Calcium Carbonate: A form of calcium.
Turkey Byproduct Meal: Consists of the ground, rendered, clean parts of the carcass of slaughtered turkey, such as necks, feet, undeveloped eggs and intestines, exclusive of feathers, except in such amounts as might occur unavoidable in good processing practice.
Salmon Meal and Ocean Fish Meal: Both are the same thing, but species specific and fall under Fish Meal: the clean, dried, ground tissue of un-decomposed whole fish or fish cuttings, either or both, with or without the extraction of part of the oil.
The rest of the ingredients, with the EXCEPTION of the following, are vitamins and minerals that must be added back in: Titanium Dioxide (dough conditioner), Yellow 4, Red 40, Yellow 6 and Blue 2. Food coloring is an unnecessary ingredient that serves only to appeal to humans. Some studies link the food coloring to tumor formations.
Beef tallow is commonly used as a spray on pet foods. “Animal digest” is not species specific. It can be ANYTHING allowed to be rendered per the EPA’s rules. Animal digest could be beef one day, horse another, roadkill, a shelter pick up or expired meats from a grocery store across the country.
Some additional definitions:
Poultry Byproduct Meal: Consists of the ground, rendered, clean parts of the carcass of slaughtered poultry, such as necks, feet, undeveloped eggs and intestines, exclusive of feathers, except in such amounts as might occur unavoidable in good processing practice.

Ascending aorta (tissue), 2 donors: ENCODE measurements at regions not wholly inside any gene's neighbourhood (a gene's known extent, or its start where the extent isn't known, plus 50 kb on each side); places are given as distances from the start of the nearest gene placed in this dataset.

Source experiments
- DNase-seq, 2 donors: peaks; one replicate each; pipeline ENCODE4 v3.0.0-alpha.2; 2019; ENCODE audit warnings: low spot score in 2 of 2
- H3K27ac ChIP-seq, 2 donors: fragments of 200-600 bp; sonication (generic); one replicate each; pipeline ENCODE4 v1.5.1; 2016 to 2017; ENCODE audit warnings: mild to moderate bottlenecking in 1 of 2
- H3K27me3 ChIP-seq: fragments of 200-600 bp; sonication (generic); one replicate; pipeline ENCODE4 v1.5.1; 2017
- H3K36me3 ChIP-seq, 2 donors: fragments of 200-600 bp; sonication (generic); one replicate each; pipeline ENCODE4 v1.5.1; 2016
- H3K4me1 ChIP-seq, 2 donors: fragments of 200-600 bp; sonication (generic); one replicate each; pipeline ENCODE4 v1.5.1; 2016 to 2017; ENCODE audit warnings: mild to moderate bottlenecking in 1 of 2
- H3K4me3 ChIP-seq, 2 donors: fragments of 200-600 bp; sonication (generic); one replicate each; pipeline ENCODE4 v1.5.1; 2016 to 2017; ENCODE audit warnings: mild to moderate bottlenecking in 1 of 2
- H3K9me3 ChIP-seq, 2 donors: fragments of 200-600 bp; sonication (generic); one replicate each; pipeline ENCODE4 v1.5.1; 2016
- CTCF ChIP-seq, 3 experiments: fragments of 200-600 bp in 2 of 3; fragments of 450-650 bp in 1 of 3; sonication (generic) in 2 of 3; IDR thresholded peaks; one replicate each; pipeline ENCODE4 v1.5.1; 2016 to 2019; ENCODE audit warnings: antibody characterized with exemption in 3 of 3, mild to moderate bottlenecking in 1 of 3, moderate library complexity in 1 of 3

Corn Meal: Ground corn germ which consists of corn germ with other parts of the corn kernel from which part of the oil has been removed and is the product obtained in the dry milling process of manufacture of corn meal, corn grits, hominy feed and other corn products.
Brewer’s Rice: The dried extracted residue of rice resulting from the manufacture of wort (liquid portion of malted grain) or beer and may contain pulverized dried spent hops in an amount not to exceed 3 percent.
Animal Fat: Obtained from the tissues of mammals and/or poultry in the commercial processes of rendering or extracting.
Meat and Bone Meal: The rendered product from mammal tissues, including bone, exclusive of blood, hair, hoof, horn, hide trimmings, manure, stomach and rumen contents, except in such amounts as may occur unavoidably in good processing practices. (Can be any animal.)
Flavor: Any chemical or spice added to change the or add to the flavor of a food.
Propylene Glycol: Used to keep semi-moist foods from drying out. Also used in anti-freeze and as a solvent. Toxic if consumed in large amounts.
At the rendering plant, when they make these ingredients, they do not cut out disease, puss or any other questionable bits out. They do not cut off the collars off the dead animals or remove the plastic wrap from the grocery store meats. They dump the truck into holding tanks and when it is time to render the product, they send the materials under a strong magnet to remove metal and then grind up everything.
As the pet food industry continues to grow, the industry is going to look at new ways to use materials that many would consider undesirable in pet food such as feather meal and plastic coatings that dissolve inside a pet’s mouth.
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Created 02/17/14; Updated 08/11/14